Global stocks bounce due to rebound in tech shares as market awaits Fed decision on US rates
World stock markets rose on Tuesday as technology shares recovered from a recent sell-off while short-dated US bond yields briefly hit multi-week highs ahead of an anticipated interest rate increase from the Federal Reserve.
The S&P 500, Dow industrials and Russell 2000 set record closing highs. The S&P technology index ended up 0.9 per cent after a two-session sell-off that put the spotlight on areas of the stock market where valuations appear stretched.
The US central bank is widely expected to raise its benchmark interest rate on Wednesday and may also provide details on its plans to shrink US$4.5 trillion of assets it amassed to nurse the economic recovery.
Analysts say the Fed could take an aggressively hawkish posture of signalling a balance sheet reduction this year and another rate increase in December.
The Dow Jones Industrial Average was up 92.8 points, or 0.44 per cent, to close at 21,328.47, the S&P 500 gained 10.96 points, or 0.45 per cent, to 2,440.35 and the Nasdaq Composite added 44.90 points, or 0.73 per cent, to 6,220.37.
The pan-European STOXX 600 ended up 0.6 per cent, while MSCI’s gauge of stocks across the globe was up 0.5 per cent.
Short-dated U.S. Treasury yields briefly hit multi-week highs but the market was barely changed after a strong 30-year debt auction ahead of Wednesday’s Fed decision. Short-dated Treasuries in particular are considered most vulnerable to Fed rate increases.
US three-year Treasury yields hit 1.511 per cent, their highest since May 16, while two-year yields touched their highest in a month at 1.367 per cent.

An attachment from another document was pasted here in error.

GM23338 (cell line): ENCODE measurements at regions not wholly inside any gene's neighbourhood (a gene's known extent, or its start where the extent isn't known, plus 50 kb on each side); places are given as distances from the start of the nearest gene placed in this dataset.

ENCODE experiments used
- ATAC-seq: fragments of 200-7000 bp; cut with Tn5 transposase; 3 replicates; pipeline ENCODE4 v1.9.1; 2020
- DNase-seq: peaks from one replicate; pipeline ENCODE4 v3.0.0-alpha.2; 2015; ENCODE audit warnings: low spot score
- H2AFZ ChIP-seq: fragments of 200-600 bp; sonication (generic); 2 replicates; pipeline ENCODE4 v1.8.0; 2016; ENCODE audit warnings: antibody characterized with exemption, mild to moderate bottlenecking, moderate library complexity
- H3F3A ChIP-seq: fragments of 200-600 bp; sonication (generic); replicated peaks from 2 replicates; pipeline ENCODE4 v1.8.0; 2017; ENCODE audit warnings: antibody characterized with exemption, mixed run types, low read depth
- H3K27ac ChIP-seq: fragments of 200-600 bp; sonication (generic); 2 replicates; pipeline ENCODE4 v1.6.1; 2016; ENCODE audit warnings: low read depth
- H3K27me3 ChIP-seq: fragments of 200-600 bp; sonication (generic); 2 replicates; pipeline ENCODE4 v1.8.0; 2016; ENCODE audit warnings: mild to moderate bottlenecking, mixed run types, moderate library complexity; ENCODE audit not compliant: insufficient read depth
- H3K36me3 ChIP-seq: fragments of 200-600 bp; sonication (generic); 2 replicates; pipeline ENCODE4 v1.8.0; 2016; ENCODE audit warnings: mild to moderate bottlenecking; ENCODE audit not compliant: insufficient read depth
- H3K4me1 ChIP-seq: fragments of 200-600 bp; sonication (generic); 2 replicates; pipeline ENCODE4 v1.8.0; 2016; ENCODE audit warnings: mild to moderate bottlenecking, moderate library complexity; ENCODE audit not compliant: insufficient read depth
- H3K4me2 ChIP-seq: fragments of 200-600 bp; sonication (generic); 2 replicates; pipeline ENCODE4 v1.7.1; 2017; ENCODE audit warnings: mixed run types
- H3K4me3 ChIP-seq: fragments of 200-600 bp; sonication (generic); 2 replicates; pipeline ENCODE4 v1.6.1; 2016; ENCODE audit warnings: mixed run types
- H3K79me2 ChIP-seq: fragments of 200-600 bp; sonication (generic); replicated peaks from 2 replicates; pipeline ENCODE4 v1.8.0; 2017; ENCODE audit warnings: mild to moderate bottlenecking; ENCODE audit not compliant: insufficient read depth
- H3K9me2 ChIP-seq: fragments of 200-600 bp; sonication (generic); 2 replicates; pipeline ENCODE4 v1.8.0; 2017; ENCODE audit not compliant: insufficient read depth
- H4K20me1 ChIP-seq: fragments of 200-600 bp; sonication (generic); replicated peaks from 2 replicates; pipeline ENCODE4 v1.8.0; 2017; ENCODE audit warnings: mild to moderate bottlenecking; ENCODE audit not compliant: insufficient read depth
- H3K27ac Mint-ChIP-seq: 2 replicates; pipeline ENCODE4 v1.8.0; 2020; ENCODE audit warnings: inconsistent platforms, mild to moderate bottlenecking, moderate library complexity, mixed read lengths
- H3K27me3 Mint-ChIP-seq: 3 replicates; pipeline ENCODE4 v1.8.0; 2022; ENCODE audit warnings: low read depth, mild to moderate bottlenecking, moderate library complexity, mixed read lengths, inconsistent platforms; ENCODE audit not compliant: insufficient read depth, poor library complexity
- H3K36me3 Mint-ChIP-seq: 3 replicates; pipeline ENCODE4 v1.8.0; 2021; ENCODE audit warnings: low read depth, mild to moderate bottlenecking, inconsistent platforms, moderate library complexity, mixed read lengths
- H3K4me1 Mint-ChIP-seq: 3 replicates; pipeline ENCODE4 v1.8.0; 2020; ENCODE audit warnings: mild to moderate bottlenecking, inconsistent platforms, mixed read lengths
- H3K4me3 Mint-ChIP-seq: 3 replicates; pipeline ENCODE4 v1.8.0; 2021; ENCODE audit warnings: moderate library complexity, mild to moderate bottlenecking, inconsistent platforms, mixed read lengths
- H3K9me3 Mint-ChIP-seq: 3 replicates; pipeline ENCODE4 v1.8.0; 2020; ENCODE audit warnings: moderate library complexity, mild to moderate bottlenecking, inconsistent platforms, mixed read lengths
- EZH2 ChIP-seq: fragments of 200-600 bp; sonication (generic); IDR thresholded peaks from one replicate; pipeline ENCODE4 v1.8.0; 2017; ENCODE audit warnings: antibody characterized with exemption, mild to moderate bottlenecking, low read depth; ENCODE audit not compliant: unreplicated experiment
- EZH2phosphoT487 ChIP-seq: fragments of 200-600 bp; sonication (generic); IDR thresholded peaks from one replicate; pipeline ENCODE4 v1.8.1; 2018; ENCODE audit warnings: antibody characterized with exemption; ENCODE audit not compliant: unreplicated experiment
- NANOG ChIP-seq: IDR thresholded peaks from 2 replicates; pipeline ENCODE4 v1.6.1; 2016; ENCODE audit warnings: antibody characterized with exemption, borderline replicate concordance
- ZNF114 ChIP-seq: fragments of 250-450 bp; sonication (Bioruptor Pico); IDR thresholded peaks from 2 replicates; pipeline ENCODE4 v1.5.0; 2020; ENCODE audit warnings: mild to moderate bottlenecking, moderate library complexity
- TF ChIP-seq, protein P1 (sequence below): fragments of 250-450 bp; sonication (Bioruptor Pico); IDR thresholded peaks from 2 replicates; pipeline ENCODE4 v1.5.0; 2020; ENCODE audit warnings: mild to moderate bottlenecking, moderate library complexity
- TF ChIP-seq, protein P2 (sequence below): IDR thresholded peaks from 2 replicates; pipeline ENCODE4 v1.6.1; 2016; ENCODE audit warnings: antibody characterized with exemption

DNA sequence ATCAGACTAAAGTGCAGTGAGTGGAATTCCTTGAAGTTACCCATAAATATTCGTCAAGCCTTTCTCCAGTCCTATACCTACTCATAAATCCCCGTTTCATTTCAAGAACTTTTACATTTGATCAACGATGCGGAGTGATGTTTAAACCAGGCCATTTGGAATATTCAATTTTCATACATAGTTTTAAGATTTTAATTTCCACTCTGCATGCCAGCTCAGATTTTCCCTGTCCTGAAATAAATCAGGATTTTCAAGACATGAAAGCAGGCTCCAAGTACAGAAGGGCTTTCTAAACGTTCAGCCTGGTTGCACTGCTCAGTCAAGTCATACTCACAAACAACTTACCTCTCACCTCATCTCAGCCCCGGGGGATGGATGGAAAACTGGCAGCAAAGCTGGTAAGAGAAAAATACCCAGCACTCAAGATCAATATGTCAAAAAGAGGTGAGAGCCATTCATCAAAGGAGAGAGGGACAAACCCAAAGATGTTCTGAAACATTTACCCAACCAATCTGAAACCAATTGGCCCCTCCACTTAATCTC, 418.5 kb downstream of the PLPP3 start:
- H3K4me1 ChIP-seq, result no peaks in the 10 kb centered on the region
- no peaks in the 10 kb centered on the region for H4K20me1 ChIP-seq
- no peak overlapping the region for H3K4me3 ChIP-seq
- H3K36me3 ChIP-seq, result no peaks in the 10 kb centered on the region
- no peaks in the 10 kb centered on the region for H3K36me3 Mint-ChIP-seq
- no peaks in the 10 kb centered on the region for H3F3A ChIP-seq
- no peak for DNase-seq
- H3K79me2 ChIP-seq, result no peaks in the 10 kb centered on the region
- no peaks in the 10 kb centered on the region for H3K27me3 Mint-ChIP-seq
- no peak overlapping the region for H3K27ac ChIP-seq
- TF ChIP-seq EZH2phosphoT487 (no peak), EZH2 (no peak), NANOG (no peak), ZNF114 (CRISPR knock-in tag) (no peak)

Yields eased from session highs to be roughly unchanged from levels as of late Monday, with three- and two-year yields last at 1.503 per cent and 1.363 per cent, respectively.
“The markets have to build in a little bit of risk that the Fed may say something about tapering tomorrow,” said John Herrmann, director of interest rates strategy at MUFG Securities in New York.
In the equity market, big technology names like Microsoft and Alphabet helped prop up US stocks, along with materials and energy shares. Tech has led the S&P 500’s 9-per cent rally this year.
The US dollar fell to its lowest against the Canadian dollar since late February after hawkish comments from Bank of Canada Governor Stephen Poloz.
Poloz said the central bank’s 2015 rate cuts “have largely done their work,” signalling that it could raise rates sooner than previously thought.
The US dollar index was down 0.1 per cent.
Besides the Fed, the Bank of Japan and the Bank of England also meet this week, although no major policy changes are expected.
The gap between benchmark USand European bond yields held near its widest in a month as the Fed meeting also shone a light on the slow pace of change in European Central Bank policy.
Oil prices edged higher after OPEC detailed supply cuts around the world.
Brent crude futures rose 0.9 per cent to settle at US$48.72 per barrel, while benchmark US crude gained 0.8 per cent to settle at US$46.46.